Abortion rights groups collecting signatures for November ballot initiative

By: - February 21, 2023 10:21 am

Photo provided by Sam Woodring.

The following article was originally published on News5Cleveland.com and is published in the Ohio Capital Journal under a content-sharing agreement. Unlike other OCJ articles, it is not available for free republication by other news outlets as it is owned by WEWS in Cleveland.


Activists have gathered initial signatures to allow voters to choose if abortion should be legal in Ohio.

The first step will be to submit 1,000 valid signatures to the Ohio Attorney General’s Office to review the petition is fair and truthful. From there it goes to the Ohio Ballot Board to confirm the petition proposes just one constitutional amendment. After that approval it goes back to the AG for that office to turn into the Ohio Secretary of State. Once that’s complete, full signature gathering can begin.

Advocates must collect signatures from 44 out of 88 counties equal to at least 5% of the total vote cast for the office of governor in that county at the last gubernatorial election. Overall, the petition must gather at least 10% of the total vote cast statewide for the office of governor at the last gubernatorial election.

Advocates have announced they intend to bring their initial 1,000 signatures to the AG’s office today, Tuesday.

Reproductive rights advocates like Abortion Fund Ohio’s Sam Woodring collected signatures to take the first step in putting a constitutional amendment on the November ballot.

“There’s never been a better time to enshrine abortion access very explicitly in Ohio’s constitution,” Woodring said.

She is part of Ohioans for Reproduction Freedom, a coalition of abortion and reproductive rights groups working towards adding a measure on a future state ballot. Her group recently joined forces with the Ohio Physicians for Reproductive Rights.

“We’re very excited to be in this partnership and take this language and push it out together,” the advocate said.

She worries that the Ohio Supreme Court will take away access to abortion, so they are doing what six other states have already successfully accomplished.

Percentage abortion was protected in other states:

  • Kentucky — 52.3%
  • Montana — 52.5%
  • Michigan — 56.6%
  • Kansas — 59%
  • California — 66%
  • Vermont — 76.7%

“Although this, obviously, is huge for abortion access and abortion rights in particular, this language also encompasses so much more — with birth control and pregnancy and fertility,” she added.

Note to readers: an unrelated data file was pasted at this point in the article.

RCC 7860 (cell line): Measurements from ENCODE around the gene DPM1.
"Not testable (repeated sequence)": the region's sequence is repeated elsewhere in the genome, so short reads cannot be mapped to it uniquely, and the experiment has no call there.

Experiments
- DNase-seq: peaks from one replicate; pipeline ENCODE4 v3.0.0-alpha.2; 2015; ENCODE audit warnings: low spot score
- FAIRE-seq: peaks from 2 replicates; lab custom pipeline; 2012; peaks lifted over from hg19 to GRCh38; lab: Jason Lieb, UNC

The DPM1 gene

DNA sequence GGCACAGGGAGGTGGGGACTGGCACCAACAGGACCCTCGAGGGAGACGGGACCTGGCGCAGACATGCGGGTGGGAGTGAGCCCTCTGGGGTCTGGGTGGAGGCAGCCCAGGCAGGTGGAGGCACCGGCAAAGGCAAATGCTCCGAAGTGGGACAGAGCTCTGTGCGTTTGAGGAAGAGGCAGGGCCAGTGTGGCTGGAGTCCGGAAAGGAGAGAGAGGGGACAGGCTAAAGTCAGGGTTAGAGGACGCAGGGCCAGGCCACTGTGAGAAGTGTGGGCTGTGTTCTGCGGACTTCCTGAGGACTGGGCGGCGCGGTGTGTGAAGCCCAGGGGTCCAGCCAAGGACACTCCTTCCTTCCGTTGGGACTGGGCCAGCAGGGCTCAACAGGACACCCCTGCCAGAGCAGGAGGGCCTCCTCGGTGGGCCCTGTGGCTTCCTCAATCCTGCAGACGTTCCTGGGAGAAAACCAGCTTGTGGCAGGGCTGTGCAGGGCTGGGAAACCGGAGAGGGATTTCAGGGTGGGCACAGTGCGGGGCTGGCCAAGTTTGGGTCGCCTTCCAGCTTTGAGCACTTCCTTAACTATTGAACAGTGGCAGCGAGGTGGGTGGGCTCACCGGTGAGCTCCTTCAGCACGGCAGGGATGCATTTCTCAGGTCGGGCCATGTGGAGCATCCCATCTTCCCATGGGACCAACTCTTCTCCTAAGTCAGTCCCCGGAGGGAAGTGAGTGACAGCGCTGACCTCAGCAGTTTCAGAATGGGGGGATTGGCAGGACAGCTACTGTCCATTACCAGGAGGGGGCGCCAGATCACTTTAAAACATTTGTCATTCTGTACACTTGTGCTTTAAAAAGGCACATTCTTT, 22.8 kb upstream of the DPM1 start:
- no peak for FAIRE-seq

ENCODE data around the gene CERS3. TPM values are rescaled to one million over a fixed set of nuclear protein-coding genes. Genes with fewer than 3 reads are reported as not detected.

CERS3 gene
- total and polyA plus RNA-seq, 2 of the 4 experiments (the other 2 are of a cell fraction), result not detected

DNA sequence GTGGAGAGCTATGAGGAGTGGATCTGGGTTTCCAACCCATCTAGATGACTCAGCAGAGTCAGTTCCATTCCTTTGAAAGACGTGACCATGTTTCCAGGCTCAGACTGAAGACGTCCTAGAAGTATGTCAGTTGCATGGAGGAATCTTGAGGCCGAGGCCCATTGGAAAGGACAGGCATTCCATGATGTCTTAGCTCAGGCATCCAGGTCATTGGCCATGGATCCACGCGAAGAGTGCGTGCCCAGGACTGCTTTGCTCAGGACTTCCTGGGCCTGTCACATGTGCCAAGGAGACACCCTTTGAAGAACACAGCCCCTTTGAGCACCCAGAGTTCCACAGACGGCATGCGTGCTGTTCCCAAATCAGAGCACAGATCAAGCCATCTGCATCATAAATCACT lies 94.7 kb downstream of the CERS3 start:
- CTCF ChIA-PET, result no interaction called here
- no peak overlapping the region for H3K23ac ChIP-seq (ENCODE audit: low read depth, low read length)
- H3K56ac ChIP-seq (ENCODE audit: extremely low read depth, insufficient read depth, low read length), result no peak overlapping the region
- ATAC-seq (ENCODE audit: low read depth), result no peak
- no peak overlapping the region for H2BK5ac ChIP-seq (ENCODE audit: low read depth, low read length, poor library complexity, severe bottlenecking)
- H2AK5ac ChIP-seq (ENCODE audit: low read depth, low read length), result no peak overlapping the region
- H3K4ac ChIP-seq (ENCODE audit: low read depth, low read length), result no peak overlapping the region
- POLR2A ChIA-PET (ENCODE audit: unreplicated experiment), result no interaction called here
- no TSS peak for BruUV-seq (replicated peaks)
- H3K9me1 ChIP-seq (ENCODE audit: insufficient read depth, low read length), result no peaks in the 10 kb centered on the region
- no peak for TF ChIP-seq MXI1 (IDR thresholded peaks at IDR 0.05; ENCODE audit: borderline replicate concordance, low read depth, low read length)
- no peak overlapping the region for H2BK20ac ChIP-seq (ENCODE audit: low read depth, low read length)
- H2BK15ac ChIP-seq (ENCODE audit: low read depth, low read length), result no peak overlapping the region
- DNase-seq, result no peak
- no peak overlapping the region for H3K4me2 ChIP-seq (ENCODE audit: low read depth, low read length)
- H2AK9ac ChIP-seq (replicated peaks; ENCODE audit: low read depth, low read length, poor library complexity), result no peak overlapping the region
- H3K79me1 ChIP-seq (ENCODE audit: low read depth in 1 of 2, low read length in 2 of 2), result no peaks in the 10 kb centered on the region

Ohio Right to Life’s Mike Gonidakis says his team is out canvassing too — to fight against abortion access.

“We are in all 88 counties right now ready to go to ensure that our side of this great debate is heard loud and clear,” Gonidakis said.

Each of the six states that put abortion on the ballot kept the service legal, but Gonidakis says his team has learned from other states’ mistakes.

“One of the feedback items we got from [Michigan] was they waited too long to start, so we started [our work] back in 2022 to get ready for this,” he said. “It’s going to be very expensive to run 30-second commercials on TV, on the radio, print and the whole nine yards — but we’ll be prepared.”

Feeling like he has a better idea of how to approach the topic after seeing where the other states failed, he is “building the best campaign possible.”

There is a lot of uncertainty on the plan of attack, though, he said. That’s because no formal language has been provided to the public.

News 5 asked for the ballot language, but has not had it provided yet.

“We have been meeting for months, we have been fundraising, we have our executive team put together,” Gonidakis said. “We’re engaging consultants both here in Ohio and outside of Ohio to assist us with this.”

No matter how much money the anti-abortion groups spend, nothing can take away from the personal experiences people go through, Woodring said.

“No political ad campaign is going to dissuade you from voting on or following your heart on,” she said. “Those experiences are not ones that we can just wipe clean with a very convincing, sort-of, ad campaign.”

The abortion advocates need 1,000 signatures to submit to the attorney general’s office. Once they do that, their ballot language will be considered. The team will end up needing hundreds of thousands of signatures, but Woodring is confident her team can do it in less than a year.

Follow WEWS statehouse reporter Morgan Trau on Twitter and Facebook.



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Morgan Trau
Morgan Trau

Morgan Trau is a political reporter and multimedia journalist based out of the WEWS Columbus Bureau. A graduate of Syracuse University’s S.I. Newhouse School of Public Communications, Trau has previously worked as an investigative, political and fact-checking reporter in Grand Rapids, Mich. at WZZM-TV; a reporter and MMJ in Spokane, Wash. at KREM-TV and has interned at 60 Minutes and worked for CBS Interactive and PBS NewsHour.